• Voters for Position 4 this year will find themselves picking between a Republican incumbent and at least one far-right challenger. Incumbent Ben Wick describes himself as conservative but has made some solid votes while in this position. He's run, won, and lost several bids for city council. Following a 2015 loss, he won in 2017 and was chosen as mayor by the council in 2020. Wick points to the hiring of a housing and homeless coordinator, as well as increasing regional cooperation with the county on homelessness, as big steps forward for dealing with the housing crisis. He also supported buying 45 acres of parkland in support of resident feedback during the last city master-plan process.

    There are three other candidates in this race: Christopher Ingraham, Mark McManus, and Brandon Fenton. Ingraham has a bare-bones voters' pamphlet statement and has yet to raise money or publish campaign materials. McManus' statement says that's withdrawing to give support to other candidates.

    Fenton, on the other hand, wants to roll back that progress, saying that the city should spend fewer resources helping people experiencing homelessness. The bar owner, who is the son of fellow city council candidate Wayne Fenton, describes himself as a Trump Republican. He refused to close his bar during the pandemic, endangering the very residents he's running to represent.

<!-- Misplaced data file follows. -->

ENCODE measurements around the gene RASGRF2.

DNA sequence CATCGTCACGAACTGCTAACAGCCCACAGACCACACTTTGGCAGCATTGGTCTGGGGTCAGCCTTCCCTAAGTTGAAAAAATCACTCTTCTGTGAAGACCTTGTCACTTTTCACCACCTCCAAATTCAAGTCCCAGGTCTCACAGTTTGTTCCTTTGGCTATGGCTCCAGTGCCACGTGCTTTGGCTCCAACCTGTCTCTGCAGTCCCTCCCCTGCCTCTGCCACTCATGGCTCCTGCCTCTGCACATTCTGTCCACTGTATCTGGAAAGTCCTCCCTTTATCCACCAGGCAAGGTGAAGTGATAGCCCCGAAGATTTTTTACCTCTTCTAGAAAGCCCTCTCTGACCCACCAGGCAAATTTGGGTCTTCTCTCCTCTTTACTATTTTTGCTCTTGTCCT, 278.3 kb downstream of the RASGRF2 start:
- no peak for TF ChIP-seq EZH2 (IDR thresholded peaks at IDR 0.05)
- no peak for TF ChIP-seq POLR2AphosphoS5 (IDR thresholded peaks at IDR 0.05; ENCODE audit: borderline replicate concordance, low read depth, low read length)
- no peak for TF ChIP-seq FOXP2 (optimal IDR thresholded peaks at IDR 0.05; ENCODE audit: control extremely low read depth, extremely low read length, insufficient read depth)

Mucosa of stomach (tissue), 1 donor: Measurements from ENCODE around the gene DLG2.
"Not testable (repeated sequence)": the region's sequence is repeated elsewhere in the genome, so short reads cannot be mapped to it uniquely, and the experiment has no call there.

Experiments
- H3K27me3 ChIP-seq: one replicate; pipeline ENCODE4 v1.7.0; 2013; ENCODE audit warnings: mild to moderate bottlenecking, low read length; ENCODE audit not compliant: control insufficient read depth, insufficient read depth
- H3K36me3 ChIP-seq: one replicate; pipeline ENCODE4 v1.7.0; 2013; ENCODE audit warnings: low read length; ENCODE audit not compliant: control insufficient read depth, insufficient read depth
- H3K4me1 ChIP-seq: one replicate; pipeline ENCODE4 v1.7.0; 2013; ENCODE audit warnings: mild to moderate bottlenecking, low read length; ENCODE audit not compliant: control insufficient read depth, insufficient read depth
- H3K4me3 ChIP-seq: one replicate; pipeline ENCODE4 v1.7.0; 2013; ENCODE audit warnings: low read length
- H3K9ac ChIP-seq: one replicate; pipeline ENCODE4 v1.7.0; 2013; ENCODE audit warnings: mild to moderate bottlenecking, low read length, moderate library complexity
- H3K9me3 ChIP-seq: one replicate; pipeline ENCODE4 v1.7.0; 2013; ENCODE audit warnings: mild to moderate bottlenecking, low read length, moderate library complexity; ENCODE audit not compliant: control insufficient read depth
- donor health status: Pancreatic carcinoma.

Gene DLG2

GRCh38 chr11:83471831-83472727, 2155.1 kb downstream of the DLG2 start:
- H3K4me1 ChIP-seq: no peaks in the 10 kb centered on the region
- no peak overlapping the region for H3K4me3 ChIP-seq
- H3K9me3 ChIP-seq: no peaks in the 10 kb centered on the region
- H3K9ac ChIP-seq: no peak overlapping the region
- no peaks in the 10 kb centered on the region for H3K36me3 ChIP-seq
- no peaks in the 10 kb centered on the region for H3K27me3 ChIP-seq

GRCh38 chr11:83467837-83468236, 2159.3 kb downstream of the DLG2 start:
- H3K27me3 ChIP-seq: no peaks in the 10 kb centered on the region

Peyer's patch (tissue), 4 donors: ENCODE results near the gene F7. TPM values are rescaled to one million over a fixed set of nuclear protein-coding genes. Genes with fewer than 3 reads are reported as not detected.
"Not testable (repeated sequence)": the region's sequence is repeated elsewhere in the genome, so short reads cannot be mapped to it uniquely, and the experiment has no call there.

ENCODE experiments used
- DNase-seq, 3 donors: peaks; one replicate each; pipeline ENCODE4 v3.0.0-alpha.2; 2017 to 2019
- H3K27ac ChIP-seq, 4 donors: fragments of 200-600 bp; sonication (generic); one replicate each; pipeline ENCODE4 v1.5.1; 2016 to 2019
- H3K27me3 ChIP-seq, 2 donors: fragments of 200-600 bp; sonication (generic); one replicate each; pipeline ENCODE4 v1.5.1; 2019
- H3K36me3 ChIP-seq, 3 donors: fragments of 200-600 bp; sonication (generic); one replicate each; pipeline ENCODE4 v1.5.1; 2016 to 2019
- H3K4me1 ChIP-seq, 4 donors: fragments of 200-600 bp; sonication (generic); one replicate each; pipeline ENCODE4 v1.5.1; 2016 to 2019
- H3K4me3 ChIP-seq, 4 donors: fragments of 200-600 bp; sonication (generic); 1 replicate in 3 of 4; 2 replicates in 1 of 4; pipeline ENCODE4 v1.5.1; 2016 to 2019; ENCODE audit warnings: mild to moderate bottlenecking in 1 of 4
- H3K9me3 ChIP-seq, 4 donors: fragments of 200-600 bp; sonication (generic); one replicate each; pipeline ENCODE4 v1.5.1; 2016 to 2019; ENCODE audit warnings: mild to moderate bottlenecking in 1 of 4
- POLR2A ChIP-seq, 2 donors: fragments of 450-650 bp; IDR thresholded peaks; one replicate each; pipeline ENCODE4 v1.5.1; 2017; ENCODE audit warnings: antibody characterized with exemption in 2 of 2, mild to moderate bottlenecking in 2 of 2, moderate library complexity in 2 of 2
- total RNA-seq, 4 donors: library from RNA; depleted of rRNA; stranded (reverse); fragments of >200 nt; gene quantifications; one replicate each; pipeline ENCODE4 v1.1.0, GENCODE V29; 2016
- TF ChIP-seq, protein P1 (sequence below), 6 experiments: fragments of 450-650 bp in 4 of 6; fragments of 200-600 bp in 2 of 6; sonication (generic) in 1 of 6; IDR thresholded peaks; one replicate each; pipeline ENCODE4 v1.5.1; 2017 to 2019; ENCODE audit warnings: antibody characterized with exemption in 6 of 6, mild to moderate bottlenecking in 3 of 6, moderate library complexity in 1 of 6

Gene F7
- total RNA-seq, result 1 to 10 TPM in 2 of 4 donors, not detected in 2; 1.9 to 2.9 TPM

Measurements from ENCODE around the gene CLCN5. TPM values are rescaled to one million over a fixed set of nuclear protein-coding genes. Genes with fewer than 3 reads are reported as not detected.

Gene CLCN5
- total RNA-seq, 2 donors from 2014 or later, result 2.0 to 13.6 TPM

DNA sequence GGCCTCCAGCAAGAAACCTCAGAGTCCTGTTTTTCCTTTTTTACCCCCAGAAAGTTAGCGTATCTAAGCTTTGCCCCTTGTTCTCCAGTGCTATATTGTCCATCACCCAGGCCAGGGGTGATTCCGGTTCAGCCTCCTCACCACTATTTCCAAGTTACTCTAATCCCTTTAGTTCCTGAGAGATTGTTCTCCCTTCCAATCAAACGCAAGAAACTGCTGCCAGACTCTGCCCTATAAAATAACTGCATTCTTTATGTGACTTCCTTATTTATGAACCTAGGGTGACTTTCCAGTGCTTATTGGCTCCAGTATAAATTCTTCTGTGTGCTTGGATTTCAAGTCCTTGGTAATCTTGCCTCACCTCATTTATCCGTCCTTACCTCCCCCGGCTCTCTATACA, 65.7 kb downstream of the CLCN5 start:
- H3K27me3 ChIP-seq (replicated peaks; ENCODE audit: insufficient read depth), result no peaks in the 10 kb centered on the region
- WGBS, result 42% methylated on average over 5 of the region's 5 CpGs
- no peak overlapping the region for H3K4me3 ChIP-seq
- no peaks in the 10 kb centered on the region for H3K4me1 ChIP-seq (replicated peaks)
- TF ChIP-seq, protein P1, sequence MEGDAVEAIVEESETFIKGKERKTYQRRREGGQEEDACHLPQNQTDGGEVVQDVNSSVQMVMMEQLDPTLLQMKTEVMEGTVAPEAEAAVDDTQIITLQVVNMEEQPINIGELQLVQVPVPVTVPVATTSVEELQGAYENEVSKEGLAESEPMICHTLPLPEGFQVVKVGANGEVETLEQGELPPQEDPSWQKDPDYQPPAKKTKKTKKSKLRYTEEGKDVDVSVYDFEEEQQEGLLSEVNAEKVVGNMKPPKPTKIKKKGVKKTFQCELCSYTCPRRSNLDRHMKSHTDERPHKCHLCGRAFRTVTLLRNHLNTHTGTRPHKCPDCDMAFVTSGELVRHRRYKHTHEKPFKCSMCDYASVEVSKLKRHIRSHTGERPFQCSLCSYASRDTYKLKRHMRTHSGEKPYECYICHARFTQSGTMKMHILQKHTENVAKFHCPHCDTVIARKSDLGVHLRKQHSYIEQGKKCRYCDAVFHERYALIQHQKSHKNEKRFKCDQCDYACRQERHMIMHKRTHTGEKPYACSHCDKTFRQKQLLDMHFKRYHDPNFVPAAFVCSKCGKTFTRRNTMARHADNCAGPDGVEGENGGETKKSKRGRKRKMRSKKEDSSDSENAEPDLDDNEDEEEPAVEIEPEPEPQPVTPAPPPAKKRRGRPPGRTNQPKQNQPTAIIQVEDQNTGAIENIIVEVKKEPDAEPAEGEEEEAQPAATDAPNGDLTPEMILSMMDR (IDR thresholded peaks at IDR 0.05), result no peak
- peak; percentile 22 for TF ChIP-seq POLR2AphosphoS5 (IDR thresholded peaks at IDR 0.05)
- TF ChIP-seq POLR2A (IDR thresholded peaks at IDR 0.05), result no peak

While progressive voters may not find a perfect choice for this seat, Fenton is even more conservative than Wick, who has at least made several good votes that support the residents of Spokane Valley and is not an extremist. Voters should consider the more moderate Wick for Spokane Valley City Council, Position 4.

    Ben Wick

    Voters for Position 4 this year will find themselves picking between a Republican incumbent and at least one far-right challenger. Incumbent Ben Wick describes himself as conservative but has made some solid votes while in this position. He's run, won, and lost several bids for city council.

Spokane Valley City Council, Position #5

No Recommendation

There are no great choices for Spokane Valley City Council, Position 5.

Though the ballot will show four options, candidate Pat Stretch sadly passed away in a mountaineering accident on Mt. Hood on May 30.

The three remaining candidates in the race are Wayne Fenton, Pamela Haley, and Mary Butler-Stonewall. Fenton is the father of fellow candidate and Trump Republican Brandon Fenton. Their decision to keep their bar open during the pandemic, in spite of a deadly pandemic and state law requirements, doesn't speak to protecting or serving the people of Spokane Valley. Fenton's platform is focused on decreasing regulations "wherever and whenever," a wide approach that leaves people, the environment, and livelihoods open to harm.